Every year monarch butterflies in southern Canada and the north-central United States travel over 4,000 kilometers (2,485 miles) southward. Triggered by cool weather and the slow death of their host plant, milkweed, monarchs make their long journeys to the oyamel fir forest in Mexico. However, this stunning migration is at risk. The population of monarchs in California alone has declined by 86% between 2017 and 2018.
Monarch butterflies face a wide range of threats including bad weather, climate change, and exposure to chemicals and contaminants, as well as the dual dangers of predation and pathogens. Deforestation in Mexico where the butterflies overwinter and the loss of breeding habitat and milkweed on the northern breeding range also pose significant risk at different stages in the monarch life cycle. Despite mounds of research in each of these areas, it turns out that we still don’t fully understand the contribution of each to monarch declines.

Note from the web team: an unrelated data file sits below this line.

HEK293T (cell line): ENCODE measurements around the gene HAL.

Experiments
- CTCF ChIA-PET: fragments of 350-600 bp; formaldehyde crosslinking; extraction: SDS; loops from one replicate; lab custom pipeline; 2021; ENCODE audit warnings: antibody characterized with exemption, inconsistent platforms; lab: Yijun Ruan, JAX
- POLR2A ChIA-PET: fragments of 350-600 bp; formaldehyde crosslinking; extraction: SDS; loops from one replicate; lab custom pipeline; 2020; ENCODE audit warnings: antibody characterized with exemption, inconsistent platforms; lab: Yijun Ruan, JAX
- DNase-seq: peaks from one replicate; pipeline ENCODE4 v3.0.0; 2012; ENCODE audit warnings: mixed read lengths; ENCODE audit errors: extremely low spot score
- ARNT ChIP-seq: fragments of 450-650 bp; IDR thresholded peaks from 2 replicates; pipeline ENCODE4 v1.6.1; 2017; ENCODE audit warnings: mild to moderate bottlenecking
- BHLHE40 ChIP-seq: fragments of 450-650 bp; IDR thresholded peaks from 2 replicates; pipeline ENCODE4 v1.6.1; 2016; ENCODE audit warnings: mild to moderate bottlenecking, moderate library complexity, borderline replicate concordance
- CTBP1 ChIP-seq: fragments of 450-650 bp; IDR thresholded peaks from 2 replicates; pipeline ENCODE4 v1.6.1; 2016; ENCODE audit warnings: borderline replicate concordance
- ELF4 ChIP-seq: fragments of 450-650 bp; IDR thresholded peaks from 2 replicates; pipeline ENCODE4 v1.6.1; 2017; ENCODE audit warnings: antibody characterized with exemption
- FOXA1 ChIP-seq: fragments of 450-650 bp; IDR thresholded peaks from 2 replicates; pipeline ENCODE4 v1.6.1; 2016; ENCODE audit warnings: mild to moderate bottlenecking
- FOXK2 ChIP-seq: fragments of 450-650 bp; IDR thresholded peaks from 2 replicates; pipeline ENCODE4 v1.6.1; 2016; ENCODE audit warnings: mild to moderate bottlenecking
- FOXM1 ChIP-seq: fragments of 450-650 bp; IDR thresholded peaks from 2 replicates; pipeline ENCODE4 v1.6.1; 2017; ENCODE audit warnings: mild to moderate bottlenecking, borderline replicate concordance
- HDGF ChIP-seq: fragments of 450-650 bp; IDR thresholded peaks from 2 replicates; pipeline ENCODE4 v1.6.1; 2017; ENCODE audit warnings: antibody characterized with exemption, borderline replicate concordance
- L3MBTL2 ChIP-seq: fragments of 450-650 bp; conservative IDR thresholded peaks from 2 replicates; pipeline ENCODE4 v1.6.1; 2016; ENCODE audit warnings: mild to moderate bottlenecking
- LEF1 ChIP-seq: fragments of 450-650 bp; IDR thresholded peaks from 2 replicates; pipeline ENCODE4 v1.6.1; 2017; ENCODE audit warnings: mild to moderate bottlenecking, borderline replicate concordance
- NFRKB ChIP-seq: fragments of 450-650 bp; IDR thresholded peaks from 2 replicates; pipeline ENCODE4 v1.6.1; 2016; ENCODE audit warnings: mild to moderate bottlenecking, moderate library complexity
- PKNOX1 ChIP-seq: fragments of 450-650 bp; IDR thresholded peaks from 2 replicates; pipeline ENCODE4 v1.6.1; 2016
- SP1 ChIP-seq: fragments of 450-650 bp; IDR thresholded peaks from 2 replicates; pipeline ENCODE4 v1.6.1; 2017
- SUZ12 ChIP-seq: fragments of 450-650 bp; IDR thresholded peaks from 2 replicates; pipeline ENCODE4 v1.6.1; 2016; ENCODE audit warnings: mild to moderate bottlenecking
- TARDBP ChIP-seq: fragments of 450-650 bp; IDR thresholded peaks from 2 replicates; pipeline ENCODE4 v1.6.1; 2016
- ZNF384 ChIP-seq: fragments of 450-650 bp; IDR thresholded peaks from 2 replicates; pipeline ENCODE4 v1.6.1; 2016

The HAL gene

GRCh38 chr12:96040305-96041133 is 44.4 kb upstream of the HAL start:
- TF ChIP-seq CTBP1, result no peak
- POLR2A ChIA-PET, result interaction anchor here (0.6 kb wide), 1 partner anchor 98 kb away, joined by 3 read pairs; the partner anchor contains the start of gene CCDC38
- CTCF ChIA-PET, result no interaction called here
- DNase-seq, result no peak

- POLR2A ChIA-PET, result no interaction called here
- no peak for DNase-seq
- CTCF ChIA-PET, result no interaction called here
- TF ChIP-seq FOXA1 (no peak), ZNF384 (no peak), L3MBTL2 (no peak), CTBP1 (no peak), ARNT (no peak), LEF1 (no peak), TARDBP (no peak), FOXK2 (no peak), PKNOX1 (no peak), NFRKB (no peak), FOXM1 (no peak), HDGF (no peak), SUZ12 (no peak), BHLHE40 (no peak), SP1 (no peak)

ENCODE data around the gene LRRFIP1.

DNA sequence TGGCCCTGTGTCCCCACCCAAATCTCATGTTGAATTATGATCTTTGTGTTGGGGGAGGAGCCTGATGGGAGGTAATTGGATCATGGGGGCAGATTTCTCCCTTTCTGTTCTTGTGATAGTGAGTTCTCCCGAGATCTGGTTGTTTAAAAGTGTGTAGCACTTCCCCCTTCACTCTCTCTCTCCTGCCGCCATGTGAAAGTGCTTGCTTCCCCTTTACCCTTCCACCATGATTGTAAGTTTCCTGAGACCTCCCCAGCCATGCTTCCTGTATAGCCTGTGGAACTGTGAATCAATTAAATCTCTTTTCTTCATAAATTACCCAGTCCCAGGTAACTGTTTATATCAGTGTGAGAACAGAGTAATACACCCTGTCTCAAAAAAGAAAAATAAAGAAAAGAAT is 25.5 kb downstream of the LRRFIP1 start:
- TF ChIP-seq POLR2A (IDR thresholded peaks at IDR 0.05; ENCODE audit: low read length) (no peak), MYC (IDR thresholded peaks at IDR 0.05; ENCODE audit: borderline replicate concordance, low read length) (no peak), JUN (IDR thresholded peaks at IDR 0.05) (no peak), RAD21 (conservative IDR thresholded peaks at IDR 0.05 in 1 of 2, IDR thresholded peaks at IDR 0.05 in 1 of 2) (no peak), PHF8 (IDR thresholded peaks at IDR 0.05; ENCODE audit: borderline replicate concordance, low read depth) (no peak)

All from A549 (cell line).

To answer this question, my colleagues and I examined 115 peer-reviewed papers, classifying them by the type of risk and whether the potential threat currently had a positive or negative effect on monarch butterflies. Using papers with multi-year datasets or results from predictive models, we also assessed whether each threat is thought to pose a continued risk to the population (as opposed to a one-time problem). We found that poor environmental conditions and loss of habitat in Mexico and on the northern breeding grounds are the most severe threats to monarch butterflies. With this in mind, researchers can design studies and conservation interventions that that directly address these threats to reduce the decline of this charismatic species.